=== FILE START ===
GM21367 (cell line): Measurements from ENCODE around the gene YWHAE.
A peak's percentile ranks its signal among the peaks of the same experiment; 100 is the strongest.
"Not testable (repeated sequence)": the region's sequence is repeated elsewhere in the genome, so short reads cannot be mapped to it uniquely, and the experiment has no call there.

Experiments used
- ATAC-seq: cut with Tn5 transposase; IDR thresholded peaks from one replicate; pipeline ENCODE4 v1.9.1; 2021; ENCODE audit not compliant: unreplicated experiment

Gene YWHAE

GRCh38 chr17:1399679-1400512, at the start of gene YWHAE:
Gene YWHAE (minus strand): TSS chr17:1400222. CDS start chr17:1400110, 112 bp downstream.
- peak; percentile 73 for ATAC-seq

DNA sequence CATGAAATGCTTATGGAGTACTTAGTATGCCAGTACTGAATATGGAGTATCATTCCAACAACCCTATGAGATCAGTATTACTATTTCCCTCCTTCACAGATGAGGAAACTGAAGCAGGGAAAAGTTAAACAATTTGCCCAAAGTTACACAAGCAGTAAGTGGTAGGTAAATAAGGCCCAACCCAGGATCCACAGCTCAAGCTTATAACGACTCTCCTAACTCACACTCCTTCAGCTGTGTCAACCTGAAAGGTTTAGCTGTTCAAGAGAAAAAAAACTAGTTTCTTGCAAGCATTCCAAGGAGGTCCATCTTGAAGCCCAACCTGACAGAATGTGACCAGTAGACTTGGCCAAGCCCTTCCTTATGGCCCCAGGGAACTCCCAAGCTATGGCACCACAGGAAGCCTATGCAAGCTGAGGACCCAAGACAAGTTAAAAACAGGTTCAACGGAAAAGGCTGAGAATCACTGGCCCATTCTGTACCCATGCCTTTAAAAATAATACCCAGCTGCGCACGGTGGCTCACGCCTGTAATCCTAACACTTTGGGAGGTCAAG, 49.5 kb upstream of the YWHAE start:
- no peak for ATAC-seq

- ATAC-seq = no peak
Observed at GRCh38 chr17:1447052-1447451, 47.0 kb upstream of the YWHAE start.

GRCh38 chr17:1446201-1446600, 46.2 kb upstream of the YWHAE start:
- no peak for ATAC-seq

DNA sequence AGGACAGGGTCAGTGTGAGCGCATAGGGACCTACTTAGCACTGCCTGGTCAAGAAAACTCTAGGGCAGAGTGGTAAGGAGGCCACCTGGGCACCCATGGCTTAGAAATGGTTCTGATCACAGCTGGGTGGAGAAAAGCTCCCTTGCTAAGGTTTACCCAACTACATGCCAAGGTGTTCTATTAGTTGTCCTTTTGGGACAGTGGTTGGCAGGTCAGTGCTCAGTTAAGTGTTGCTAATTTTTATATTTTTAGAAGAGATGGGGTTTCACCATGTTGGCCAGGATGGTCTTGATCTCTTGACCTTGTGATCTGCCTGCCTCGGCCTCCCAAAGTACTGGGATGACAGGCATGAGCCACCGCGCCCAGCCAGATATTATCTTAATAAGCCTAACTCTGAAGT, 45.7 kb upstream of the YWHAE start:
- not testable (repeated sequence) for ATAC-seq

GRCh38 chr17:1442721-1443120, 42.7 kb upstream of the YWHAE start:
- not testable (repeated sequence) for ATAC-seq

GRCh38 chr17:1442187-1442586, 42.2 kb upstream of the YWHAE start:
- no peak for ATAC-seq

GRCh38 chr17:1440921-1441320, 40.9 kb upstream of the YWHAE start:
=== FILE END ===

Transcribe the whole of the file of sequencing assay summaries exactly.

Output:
GM21367 (cell line): Measurements from ENCODE around the gene YWHAE.
A peak's percentile ranks its signal among the peaks of the same experiment; 100 is the strongest.
"Not testable (repeated sequence)": the region's sequence is repeated elsewhere in the genome, so short reads cannot be mapped to it uniquely, and the experiment has no call there.

Experiments used
- ATAC-seq: cut with Tn5 transposase; IDR thresholded peaks from one replicate; pipeline ENCODE4 v1.9.1; 2021; ENCODE audit not compliant: unreplicated experiment

Gene YWHAE

GRCh38 chr17:1399679-1400512, at the start of gene YWHAE:
Gene YWHAE (minus strand): TSS chr17:1400222. CDS start chr17:1400110, 112 bp downstream.
- peak; percentile 73 for ATAC-seq

DNA sequence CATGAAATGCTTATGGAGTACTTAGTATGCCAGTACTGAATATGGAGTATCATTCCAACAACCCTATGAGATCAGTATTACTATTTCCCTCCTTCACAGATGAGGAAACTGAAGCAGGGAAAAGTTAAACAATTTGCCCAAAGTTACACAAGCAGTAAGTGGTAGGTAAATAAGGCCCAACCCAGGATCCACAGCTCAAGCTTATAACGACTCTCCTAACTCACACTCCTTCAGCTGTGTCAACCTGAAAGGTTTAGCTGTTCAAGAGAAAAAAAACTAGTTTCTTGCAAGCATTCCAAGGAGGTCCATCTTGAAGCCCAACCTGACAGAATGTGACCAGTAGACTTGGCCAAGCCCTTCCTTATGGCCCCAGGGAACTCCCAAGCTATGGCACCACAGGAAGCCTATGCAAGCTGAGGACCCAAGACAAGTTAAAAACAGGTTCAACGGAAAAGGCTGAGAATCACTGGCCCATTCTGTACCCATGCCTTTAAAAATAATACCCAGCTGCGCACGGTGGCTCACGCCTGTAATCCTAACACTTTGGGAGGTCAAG, 49.5 kb upstream of the YWHAE start:
- no peak for ATAC-seq

- ATAC-seq = no peak
Observed at GRCh38 chr17:1447052-1447451, 47.0 kb upstream of the YWHAE start.

GRCh38 chr17:1446201-1446600, 46.2 kb upstream of the YWHAE start:
- no peak for ATAC-seq

DNA sequence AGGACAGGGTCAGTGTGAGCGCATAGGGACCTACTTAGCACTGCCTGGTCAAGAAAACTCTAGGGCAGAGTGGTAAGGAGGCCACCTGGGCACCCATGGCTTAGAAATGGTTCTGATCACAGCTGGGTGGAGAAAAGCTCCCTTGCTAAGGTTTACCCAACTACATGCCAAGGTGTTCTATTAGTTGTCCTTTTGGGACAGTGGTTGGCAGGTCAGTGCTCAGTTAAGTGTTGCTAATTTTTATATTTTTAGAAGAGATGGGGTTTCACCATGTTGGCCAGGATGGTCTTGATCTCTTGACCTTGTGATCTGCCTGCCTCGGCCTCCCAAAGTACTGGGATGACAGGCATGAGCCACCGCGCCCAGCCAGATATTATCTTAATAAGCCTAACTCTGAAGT, 45.7 kb upstream of the YWHAE start:
- not testable (repeated sequence) for ATAC-seq

GRCh38 chr17:1442721-1443120, 42.7 kb upstream of the YWHAE start:
- not testable (repeated sequence) for ATAC-seq

GRCh38 chr17:1442187-1442586, 42.2 kb upstream of the YWHAE start:
- no peak for ATAC-seq

GRCh38 chr17:1440921-1441320, 40.9 kb upstream of the YWHAE start: